Sew Along: The Sylvie Dress

 

Sew Along: The Sylvie Dress

 

Lesson Info

Creating Darts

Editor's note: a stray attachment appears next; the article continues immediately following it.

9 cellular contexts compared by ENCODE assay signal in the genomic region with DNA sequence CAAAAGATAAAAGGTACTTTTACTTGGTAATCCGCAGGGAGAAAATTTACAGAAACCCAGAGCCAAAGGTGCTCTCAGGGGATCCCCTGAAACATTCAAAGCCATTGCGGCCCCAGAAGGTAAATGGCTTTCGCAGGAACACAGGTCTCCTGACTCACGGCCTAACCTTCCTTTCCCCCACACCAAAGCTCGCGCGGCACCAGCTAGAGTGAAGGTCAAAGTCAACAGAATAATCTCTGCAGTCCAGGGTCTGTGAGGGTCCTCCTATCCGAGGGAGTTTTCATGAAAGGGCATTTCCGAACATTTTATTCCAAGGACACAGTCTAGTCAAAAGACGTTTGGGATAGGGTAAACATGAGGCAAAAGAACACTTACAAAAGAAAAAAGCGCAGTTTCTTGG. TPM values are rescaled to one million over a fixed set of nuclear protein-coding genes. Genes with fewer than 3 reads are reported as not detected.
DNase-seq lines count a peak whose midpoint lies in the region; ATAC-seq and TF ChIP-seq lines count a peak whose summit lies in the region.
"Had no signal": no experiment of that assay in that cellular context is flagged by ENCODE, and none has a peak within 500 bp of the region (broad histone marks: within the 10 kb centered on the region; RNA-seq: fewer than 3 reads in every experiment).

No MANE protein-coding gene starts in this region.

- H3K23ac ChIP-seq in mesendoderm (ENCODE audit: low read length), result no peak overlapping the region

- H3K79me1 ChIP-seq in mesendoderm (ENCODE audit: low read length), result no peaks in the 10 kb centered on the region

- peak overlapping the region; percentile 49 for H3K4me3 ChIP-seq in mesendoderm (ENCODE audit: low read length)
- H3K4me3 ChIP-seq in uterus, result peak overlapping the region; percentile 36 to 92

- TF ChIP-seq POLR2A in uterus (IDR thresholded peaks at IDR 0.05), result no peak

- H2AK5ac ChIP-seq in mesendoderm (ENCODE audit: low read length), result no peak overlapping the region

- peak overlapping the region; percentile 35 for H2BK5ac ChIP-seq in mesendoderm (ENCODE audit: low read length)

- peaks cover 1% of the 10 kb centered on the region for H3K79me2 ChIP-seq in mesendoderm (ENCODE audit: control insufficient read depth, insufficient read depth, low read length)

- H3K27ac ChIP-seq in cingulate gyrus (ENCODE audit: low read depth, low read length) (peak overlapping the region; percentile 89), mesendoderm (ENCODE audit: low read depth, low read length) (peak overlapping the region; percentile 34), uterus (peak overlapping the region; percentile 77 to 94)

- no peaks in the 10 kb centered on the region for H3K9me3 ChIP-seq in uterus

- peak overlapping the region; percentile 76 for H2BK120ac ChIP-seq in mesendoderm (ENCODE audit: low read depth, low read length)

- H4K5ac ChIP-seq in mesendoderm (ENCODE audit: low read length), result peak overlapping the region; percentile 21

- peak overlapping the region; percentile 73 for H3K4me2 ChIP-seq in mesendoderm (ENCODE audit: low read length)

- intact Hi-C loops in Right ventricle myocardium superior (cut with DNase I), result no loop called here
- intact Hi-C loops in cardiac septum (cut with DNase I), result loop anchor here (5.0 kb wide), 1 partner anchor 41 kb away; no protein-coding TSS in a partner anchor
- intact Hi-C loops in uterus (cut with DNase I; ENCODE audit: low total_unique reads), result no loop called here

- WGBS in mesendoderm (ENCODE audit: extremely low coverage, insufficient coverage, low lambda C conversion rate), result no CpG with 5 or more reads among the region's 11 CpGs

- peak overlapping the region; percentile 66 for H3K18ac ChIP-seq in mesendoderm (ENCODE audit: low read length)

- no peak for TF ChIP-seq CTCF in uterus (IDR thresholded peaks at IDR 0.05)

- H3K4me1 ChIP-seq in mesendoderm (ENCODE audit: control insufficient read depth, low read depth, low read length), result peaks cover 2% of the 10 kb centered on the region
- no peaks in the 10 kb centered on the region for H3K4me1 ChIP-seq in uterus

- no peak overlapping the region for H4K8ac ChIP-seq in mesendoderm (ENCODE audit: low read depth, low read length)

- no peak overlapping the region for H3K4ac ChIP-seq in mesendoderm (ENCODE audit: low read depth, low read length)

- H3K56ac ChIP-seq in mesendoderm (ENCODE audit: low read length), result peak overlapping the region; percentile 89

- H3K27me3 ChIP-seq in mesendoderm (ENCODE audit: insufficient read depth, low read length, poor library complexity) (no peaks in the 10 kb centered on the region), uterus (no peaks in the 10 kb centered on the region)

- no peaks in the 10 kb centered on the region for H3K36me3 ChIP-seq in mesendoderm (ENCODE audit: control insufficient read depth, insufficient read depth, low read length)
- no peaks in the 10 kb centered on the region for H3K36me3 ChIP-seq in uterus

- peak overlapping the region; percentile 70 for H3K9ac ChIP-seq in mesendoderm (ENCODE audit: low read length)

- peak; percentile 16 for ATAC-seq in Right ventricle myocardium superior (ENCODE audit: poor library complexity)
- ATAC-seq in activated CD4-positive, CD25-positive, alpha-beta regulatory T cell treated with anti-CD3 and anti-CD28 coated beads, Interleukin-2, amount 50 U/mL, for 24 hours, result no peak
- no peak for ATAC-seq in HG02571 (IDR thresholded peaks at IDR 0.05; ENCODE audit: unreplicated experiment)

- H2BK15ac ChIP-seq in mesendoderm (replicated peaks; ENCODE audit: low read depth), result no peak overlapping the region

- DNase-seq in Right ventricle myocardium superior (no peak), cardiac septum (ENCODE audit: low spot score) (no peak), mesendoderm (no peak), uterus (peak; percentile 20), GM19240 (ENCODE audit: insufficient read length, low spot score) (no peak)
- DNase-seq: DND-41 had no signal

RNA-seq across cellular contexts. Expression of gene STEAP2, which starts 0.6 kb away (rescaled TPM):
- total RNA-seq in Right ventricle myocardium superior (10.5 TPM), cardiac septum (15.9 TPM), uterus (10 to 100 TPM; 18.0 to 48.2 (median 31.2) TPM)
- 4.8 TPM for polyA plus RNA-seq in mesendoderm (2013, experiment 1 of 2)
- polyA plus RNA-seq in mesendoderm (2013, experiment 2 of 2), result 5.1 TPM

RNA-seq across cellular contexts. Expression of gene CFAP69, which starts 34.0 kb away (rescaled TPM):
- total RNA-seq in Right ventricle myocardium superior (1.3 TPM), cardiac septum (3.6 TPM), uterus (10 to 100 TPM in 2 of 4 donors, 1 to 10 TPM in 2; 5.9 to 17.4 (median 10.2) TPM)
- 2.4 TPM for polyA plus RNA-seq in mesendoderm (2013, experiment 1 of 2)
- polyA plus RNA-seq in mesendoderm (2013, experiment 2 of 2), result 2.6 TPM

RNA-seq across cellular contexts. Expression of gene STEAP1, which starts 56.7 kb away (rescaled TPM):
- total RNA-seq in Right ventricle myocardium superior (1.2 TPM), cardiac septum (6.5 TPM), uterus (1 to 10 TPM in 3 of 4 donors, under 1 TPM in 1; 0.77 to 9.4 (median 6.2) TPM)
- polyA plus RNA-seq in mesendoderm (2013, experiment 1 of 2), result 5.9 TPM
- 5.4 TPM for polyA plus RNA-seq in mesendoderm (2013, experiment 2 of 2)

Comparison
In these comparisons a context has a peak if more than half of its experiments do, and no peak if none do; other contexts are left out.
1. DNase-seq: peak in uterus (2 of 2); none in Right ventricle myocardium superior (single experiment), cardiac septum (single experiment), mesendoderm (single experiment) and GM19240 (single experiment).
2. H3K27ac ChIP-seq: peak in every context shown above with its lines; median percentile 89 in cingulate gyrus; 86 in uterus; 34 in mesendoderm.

We're going to show the darts on both the bodice front and the bodies back of the silver dress pattern on the front we have three darts under each bust and we have one up the back on each back bodice piece there are also darts on the skirt both front and back of you be so if you're making that view you also want to be making those starts as well so first thing that gather all your tools we want to have our water soluble pencil and it's really important to make sure it's water soluble because though we're making all of our markings on the wrong side of the fabric it's really still you know obviously at this point it would be a real bummer if it was an inky penn and it didn't have it wasn't water sybil and it's soaked through to the front that would really be super sad so it's really a good idea make sure that it's a water soluble a pen or pencil and then it comes off or washes out with these um I like to use my little ah ruler to make all of my drawings with on dh then it's obviously a ...